(March 2, 2011) Though much of the drought stricken areas in China have now received some precipitation, the North remains dangerously dry.
(January 11, 2011) Wang Jian, who studies Beijing’s water consumption for the NGO Green SOS, estimated that city could save 190 million cubic meters of water annually if residents used it less extravagantly. That figure is double the capacity of the Guanting Reservoir.
(December 28, 2010) The Guardian’s Jonathan Watts writes that the cost of pollution, deteriorating soil and other impacts cost China 1.3 trillion yuan, or 3.9% of the country’s GDP, in 2008.
(November 30, 2010) Twelve ski resorts have been operating in Beijing as of 2006, guzzling 640,000 cubic meters of water annually, according to the Beijing Water Authority, a government agency for water conservancy and flood control.
(September 9, 2010) Specialists say a ton of desalinated water currently costs between 5 and 7 yuan in China, without including the costs of fixed investments, while water from the South-North project may end up costing more than 10 yuan per ton, writes Luo Jieqi in Caixin Online.
(August 29, 2010) Residents living in glittering new condos in Beijing enjoy the luxuries of swimming pools, while villagers in neighboring Hubei Province are relocated to make way for the massive $62 billion South-North Water Transfer Project.
(August 13, 2010) Beijing car washers are driving China’s water-strapped capital to a dry end faster, says Lisa Peryman.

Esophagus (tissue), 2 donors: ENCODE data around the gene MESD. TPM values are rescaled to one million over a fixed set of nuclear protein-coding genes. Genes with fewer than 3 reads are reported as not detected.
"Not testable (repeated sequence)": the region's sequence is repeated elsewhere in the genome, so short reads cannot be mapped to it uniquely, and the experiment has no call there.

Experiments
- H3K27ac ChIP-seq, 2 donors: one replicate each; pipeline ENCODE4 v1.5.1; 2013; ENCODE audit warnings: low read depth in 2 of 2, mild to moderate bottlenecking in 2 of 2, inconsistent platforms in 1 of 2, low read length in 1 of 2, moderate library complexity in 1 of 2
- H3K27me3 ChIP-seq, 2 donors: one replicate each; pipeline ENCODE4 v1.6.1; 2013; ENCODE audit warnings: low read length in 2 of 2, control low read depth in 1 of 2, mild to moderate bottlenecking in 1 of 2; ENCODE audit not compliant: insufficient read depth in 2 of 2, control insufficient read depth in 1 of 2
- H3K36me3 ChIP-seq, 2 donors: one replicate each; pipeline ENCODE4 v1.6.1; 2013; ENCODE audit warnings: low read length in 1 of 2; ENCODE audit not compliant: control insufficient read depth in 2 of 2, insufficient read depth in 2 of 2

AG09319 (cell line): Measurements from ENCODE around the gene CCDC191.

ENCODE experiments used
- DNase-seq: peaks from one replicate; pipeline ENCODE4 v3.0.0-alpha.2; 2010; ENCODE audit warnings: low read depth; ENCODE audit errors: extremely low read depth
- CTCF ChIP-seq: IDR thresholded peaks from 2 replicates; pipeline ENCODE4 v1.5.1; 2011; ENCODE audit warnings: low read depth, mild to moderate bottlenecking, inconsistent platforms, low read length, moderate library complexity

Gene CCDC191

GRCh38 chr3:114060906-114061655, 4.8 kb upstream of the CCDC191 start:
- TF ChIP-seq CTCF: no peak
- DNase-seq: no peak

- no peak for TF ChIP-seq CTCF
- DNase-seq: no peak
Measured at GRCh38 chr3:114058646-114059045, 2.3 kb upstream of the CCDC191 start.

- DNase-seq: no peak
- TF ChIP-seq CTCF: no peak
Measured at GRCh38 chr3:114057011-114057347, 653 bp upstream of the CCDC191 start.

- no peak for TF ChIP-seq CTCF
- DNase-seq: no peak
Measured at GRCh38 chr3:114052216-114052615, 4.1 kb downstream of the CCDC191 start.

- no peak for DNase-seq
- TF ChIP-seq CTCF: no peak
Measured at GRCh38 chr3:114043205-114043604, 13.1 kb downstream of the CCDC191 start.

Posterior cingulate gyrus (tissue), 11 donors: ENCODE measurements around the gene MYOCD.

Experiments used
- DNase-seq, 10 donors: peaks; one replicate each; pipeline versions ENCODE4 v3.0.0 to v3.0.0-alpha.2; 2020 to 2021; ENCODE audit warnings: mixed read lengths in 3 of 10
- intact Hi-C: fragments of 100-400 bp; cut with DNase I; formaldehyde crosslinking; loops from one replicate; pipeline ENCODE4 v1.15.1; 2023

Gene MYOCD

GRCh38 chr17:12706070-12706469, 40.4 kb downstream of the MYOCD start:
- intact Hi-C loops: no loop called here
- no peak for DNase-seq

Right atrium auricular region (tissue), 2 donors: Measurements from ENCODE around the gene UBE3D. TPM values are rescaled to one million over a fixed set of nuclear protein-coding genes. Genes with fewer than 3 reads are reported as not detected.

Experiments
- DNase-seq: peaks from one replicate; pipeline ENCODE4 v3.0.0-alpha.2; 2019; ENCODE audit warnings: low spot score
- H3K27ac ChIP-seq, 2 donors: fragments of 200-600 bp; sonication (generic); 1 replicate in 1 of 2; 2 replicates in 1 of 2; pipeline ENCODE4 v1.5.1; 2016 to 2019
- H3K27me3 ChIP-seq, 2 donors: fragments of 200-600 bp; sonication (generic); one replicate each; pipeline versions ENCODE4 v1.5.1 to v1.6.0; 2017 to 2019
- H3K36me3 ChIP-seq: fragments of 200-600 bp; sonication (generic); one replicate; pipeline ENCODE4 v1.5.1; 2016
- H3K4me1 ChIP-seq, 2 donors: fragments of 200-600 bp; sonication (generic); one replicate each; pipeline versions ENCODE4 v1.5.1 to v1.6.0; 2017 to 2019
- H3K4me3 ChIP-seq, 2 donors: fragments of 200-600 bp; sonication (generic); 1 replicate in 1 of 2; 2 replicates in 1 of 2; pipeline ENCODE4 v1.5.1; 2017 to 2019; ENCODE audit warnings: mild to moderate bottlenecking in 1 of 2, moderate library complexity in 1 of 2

(June 7, 2010) Li Yuling, the narrator of the most recent Oral History “A River Returns,” is featured in this China Daily report detailing the activities of Beijing citizens as they raise awareness on the dire state of the city’s once pristine rivers.
(June 5, 2010) Three-quarters of those interviewed in a recent survey about Beijing’s water crisis say that they are concerned about the capital city’s water shortages and that they feel pollution and overexploitation of water are to blame. The survey, commissioned by Friends of Nature, China’s oldest environmental organization, was released in Beijing today, World Environment Day.
(June 1, 2010) Beijing, once famous for its sweet spring water and clear-flowing rivers is now infamous for its polluted canals and dried up riverbeds. But one small river, that once suffered decades of insults and was among the city’s dirtiest, is making a comeback.
(April 16, 2010) Freshwater ecosystems are under siege in many parts of the world — and one often overlooked driver of this crisis is how we value and price water.
(April 7, 2010) The number of businesses in Beijing that are using water lavishly continues to grow, despite a decades-long drought and a stressed watershed, say Chinese environmental researchers in a recent report.
(April 1, 2010) Residents in drought-stricken Beijing are, literally, flushing their water resources away.
(March 23, 2010) Beijing will pilot progressive charging for residential water consumption in the first half of this year, according to the Beijing Water Authority. Progressive charging for residential use will work on a quota basis, the Beijing Water Authority said Sunday. A consumption quota will be given to residents, from which anything over the fixed amount will be charged at twice the standard rate.
(March 22, 2010) The authorities are launching an inspection of venues in Beijing that consume the largest amounts of water, with a focus on public baths, as countries around the globe mark World Water Day today.